“I don’t think he could go out any other way. Especially it would be nice to see him in a White Sox hat when he goes to the Hall of Fame.”

Buehrle spent the first dozen years of his career with the White Sox before agreeing upon a four-year deal with the Miami Marlins in 2012. His stay in Miami lasted only one season before the club held a fire sale and dealt him and shortstop Jose Reyes among others to the Toronto Blue Jays. Buehrle played the last three seasons in Toronto and won 40 games. He won 15 games last season but finished four outs shy of a 15th straight 200-inning campaign.

Sale said he didn’t talk any business with Buehrle during their visit and doesn’t know if he still wants to pitch.

“It was definitely good to see him,” Sale said. “It gives you a little boost. Any time you see guys like that come back around, it’s always fun. He looks good. He looks like he could pitch again.

“We don’t talk about business when he comes around. It was good to see him and whatever unfolds, I think it will be fun regardless of what happens.”

Weekend provides much-needed rest for White Sox bullpen

Weekend provides much-needed rest for White Sox bullpen

A cold beer in hand and shower shoes on his feet, Zach Duke was the epitome of relaxation Sunday afternoon as he leaned back in his chair in the White Sox clubhouse.

A selfie of his feet with a tropical destination in the background is all that was missing.

The chance to relax isn’t wasted on Duke or his relief brethren. After a span in which they combined for 18 appearances in seven games, Duke, Nate Jones, Matt Albers and David Robertson received a weekend pass. While Robertson’s break was interrupted Sunday, the rest of the group is set for three consecutive days without an appearance.

It couldn’t have come at a better time.

“It’s a nice shot in the arm, if you will,” said Duke, who entered Sunday tied for the major-league lead with 39 appearances. “It’s good. To have a little rest time to get through this next stretch of games is big.

“I’m not sure what we’ll be doing (Monday). Maybe we’ll go out to the beach.”

Life has been anything but easy for the trusted members of the White Sox bullpen.

The workload of the bullpen recently included 30 innings in the eight games leading up to Sunday. While the bullpen’s innings pitched this season ranks low (they’re 21st among 30 teams), it’s the type of work they have been asked to perform that has begun to add up.

An inconsistent offense that has failed to put games away has the White Sox tied for the fourth-most one-run games in the majors (26). Of the 78 games played by the White Sox, 41 have been decided by two runs or fewer. The bullpen has the second-highest leverage index -- a statistic that measures how much pressure each pitcher faces -- in the majors.

Basically, only San Francisco Giants relievers face more tight situations than in baseball than the White Sox.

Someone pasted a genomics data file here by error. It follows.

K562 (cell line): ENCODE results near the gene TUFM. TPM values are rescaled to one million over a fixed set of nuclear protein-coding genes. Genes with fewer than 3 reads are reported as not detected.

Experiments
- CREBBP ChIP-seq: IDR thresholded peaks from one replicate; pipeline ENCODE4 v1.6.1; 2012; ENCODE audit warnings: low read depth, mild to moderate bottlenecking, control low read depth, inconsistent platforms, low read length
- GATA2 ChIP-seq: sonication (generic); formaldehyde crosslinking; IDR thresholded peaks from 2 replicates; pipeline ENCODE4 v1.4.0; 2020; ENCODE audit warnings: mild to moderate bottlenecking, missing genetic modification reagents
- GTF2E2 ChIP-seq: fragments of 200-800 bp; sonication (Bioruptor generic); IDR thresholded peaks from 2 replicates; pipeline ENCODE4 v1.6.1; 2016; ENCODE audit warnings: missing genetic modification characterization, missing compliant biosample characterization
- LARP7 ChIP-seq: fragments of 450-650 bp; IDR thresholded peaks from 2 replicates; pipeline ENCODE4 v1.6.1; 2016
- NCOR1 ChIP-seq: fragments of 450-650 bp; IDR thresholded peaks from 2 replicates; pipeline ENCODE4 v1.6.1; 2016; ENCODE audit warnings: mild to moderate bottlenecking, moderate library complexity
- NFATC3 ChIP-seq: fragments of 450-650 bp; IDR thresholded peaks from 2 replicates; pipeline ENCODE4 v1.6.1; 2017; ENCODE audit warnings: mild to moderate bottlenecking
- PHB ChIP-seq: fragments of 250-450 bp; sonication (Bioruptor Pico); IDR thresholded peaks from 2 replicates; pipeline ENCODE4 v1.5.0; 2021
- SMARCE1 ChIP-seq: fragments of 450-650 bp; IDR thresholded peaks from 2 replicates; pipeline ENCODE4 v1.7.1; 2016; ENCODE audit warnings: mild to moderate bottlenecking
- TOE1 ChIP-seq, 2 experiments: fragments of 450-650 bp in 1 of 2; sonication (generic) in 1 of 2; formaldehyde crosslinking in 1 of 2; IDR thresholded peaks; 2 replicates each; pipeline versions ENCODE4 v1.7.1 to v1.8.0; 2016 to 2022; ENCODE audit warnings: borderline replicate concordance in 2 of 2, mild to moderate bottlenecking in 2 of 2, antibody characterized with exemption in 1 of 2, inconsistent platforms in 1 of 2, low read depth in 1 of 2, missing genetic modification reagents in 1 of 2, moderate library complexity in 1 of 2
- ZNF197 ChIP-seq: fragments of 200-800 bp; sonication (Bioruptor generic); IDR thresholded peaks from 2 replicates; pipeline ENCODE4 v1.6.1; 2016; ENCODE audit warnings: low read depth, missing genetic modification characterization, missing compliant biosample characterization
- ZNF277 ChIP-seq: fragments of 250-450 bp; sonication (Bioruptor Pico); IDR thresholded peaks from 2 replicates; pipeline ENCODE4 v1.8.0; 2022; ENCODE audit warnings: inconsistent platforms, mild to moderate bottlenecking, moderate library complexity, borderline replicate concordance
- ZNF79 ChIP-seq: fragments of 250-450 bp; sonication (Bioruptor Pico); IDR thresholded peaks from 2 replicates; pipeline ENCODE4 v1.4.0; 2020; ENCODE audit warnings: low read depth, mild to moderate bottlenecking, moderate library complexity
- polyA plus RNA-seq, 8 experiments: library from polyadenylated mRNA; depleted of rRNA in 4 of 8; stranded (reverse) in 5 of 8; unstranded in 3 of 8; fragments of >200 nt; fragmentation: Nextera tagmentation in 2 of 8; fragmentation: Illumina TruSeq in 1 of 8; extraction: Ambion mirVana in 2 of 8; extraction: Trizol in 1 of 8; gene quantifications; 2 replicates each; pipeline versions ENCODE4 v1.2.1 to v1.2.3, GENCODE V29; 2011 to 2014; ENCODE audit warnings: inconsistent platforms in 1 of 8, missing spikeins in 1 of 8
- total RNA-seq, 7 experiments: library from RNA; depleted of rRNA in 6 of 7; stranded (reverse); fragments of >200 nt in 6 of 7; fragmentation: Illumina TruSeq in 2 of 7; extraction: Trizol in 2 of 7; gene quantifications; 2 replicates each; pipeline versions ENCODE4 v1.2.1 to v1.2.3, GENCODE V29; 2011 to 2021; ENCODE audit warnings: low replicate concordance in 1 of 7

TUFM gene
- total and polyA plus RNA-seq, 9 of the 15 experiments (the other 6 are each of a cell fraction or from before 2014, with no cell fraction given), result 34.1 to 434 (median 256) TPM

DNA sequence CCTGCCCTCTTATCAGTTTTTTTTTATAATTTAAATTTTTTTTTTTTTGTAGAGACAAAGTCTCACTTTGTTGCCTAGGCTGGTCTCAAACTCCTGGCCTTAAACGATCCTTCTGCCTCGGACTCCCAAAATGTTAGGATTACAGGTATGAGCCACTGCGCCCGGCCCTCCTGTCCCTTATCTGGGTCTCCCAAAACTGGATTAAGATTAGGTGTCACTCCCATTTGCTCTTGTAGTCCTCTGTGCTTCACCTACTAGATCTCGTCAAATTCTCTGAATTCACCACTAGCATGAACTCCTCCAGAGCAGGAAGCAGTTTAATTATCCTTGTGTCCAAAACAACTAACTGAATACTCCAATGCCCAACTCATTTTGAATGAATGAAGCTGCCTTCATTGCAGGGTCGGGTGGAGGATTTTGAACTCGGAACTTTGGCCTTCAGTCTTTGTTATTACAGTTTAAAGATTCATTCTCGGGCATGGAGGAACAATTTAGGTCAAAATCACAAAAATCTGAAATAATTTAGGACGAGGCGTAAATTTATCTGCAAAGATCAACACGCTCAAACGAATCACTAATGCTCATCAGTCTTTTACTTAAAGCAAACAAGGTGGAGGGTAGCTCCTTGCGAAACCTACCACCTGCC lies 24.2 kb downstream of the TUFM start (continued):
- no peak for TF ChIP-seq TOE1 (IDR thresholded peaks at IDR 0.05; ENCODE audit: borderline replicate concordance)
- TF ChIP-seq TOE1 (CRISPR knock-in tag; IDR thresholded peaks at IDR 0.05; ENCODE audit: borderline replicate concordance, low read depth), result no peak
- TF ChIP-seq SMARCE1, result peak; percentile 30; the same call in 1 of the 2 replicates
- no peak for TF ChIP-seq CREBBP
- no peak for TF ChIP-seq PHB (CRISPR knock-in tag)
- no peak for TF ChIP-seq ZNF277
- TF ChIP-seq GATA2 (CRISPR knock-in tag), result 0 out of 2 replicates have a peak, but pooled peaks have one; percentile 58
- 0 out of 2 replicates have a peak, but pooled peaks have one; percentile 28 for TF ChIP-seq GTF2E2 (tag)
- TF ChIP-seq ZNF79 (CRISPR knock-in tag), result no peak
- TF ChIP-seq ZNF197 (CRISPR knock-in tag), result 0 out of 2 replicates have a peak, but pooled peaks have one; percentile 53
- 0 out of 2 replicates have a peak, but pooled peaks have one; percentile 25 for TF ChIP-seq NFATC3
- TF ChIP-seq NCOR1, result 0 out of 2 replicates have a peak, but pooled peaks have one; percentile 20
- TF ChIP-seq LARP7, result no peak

With that in mind, White Sox manager Robin Ventura prescribed mandatory rest for Jones, Albers, Duke and Robertson on Saturday.

“They need it,” Ventura said. “They need a break, it's that simple.”

What has magnified the team’s issues is the losses of Daniel Webb and Jake Petricka for the season and Zach Putnam, who is out indefinitely with elbow soreness and said to be weighing surgery as an option.

Last season, Putnam and Petricka combined for 100 2/3 innings. The season before it was 127 2/3 innings.

With those trusted arms down, Dan Jennings and rookies Chris Beck, Michael Ynoa and Matt Purke will likely have to consume big innings at times. The scenario arose on Saturday when the White Sox rallied after it appeared they had been blown out by the Toronto Blue Jays. Even though they trailed by as many as five runs twice, the White Sox found themselves down a run headed into the ninth inning. But with their veteran arms down, Ynoa was asked to work an inning and surrendered a pair of runs.

“It’s tough to watch those games,” said Robertson, who earned his 20th save in 22 tries on Sunday. “When we’ve thrown six or seven games out of eight days, you need a day because the chances of you going out there and hurting yourself are possible. And you’re looking at the longevity of this team and the arms we’ve got, you don’t want to lose any of your valuable pieces in one game when you might need them later on in September to make that push to get into the playoffs or even in the playoffs themselves. When you get those days off you have to take them, enjoy ‘em. It’s hard to watch those games because you feel like you should be in there. But it’s just part of baseball. Every now and then you need a day off.”

Chris Sale added another day of rest with his dominance in Sunday’s victory. He consumed eight of nine innings and held Toronto in check until he surrendered two solo homers in his last frame. Though the homers forced Jones to warm up, Sale recovered in time to get through the eighth. Two days after he pitched out of a bases-loaded jam, Robertson needed only 10 pitches to record his second save of the series.

But because Sale worked as late as he did, Duke didn’t have to lift a finger. He had a chance to relax and determine what he and his family might do Monday. “Hopefully,” Duke will get to the beach.

No matter what, he knows what he won’t do.

“There’s going to be no baseball involved,” Duke said.